LOS ANGELES — California’s power crisis and the struggling technology market will keep the state’s economy teetering on the edge of recession for at least the rest of the year, economic forecasters say.
Even without factoring in the continuing costs of keeping the state’s cash-strapped utilities in operation, California’s economy – the fifth largest in the world – is rapidly slowing and will struggle to keep from shrinking, according to the Anderson Forecast released Thursday.
Californians are jittery over the reliability of the state’s power system, worried about their jobs and have lost much of their confidence in the economy, said Tom Lieser, senior economist with the quarterly report, based at the University of California at Los Angeles.
The UCLA economists estimated consumer spending in the first quarter, adjusted for inflation, declined 3.3 percent in the state as paper riches based on vanishing stock options, known as the “wealth effect,” disappeared. “The recent weakness of taxable sales ... likely means that the wealth effect on consumer spending, which was an important determinant of the 1999-2000 gains, is now dead in California,” Lieser said.
He estimated the state’s unemployment rate – 4.9 percent in May – would reach 6.3 percent by 2003 before turning around.
One bright spot in the forecast was state exports, which remained high with 13.2 percent year-to-year growth from the first quarter last year, Lieser said.
But the power crisis, fueled in part by increasing demand from the high-tech industry and limited hydroelectric capacity due to drought in the Northwest, is an increasing drain on the state.
California has spent billions of dollars buying electricity for its largest utilities, which have been losing money for the past year due to high wholesale power prices and deregulation rules that prevented them from passing the high costs on to consumers.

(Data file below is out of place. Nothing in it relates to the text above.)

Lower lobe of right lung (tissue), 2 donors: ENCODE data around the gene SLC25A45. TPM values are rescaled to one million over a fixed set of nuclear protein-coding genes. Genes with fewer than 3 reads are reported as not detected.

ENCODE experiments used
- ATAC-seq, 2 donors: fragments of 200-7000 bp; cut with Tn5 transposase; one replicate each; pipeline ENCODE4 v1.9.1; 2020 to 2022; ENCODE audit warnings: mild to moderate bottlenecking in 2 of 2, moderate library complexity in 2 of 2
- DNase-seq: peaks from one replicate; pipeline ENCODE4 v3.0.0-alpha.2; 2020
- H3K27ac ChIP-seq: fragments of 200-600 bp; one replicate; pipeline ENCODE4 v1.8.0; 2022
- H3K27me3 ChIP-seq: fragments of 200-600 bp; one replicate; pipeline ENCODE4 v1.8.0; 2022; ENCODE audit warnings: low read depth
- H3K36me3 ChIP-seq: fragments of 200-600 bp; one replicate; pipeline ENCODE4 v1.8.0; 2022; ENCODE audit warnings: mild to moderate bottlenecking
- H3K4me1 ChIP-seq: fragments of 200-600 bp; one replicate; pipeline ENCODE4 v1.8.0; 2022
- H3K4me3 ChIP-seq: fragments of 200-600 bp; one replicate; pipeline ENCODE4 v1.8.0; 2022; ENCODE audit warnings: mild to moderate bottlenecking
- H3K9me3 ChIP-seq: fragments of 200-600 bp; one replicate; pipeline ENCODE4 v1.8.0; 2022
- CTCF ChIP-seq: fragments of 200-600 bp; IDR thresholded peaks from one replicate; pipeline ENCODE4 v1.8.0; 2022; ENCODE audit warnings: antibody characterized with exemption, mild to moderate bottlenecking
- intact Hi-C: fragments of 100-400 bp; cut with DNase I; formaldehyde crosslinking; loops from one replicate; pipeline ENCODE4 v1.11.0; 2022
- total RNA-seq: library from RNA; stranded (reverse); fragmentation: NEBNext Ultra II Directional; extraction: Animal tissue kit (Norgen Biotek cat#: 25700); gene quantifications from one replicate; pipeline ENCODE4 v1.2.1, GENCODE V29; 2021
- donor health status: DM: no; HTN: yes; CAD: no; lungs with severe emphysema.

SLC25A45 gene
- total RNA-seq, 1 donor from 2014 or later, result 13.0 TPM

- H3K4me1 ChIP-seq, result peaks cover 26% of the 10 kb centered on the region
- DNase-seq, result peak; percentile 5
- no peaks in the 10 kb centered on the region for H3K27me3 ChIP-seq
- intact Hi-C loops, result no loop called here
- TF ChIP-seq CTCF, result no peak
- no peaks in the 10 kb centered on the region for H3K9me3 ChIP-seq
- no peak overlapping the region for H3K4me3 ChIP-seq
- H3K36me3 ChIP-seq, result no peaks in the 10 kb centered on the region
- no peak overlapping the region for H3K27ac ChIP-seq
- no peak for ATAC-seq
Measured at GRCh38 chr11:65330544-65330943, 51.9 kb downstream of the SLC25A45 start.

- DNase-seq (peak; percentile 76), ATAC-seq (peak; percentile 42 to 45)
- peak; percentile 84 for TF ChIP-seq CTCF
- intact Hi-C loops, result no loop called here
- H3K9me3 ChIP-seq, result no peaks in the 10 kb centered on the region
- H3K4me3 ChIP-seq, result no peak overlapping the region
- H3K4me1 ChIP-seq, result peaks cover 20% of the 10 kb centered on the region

A report prepared by Cambridge Energy Research Associates, an energy research group that co-sponsored Thursday’s Anderson Forecast forum, concluded that by bailing out the utilities and shielding consumers, the state would end up with huge debt and more rolling blackouts this summer.
The report suggests the power crisis would end sooner if consumers bore the brunt of rising electricity costs because that would force conservation.
That drew sharp criticism from Steve Maviglio, spokesman for Gov. Gray Davis.
“Already without a rate increase we’ve had an 11 percent reduction in energy use from last May to this May,” Maviglio said. “And there’ll be a rate increase hitting June bills that should cause even further reductions.”
On the national front, Anderson Forecast Director Edward Leamer said the risk of recession had dropped slightly from an earlier report, from 90 percent to 80 percent.
On the Net:
Anderson Forecast: http://www.uclaforecast.com